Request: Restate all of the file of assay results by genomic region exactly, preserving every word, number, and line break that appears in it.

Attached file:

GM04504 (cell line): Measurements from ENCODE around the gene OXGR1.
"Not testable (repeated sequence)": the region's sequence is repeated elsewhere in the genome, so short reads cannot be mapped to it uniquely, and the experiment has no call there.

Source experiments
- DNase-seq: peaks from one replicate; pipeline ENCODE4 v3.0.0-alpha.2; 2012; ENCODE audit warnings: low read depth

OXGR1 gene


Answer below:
GM04504 (cell line): Measurements from ENCODE around the gene OXGR1.
"Not testable (repeated sequence)": the region's sequence is repeated elsewhere in the genome, so short reads cannot be mapped to it uniquely, and the experiment has no call there.

Source experiments
- DNase-seq: peaks from one replicate; pipeline ENCODE4 v3.0.0-alpha.2; 2012; ENCODE audit warnings: low read depth

OXGR1 gene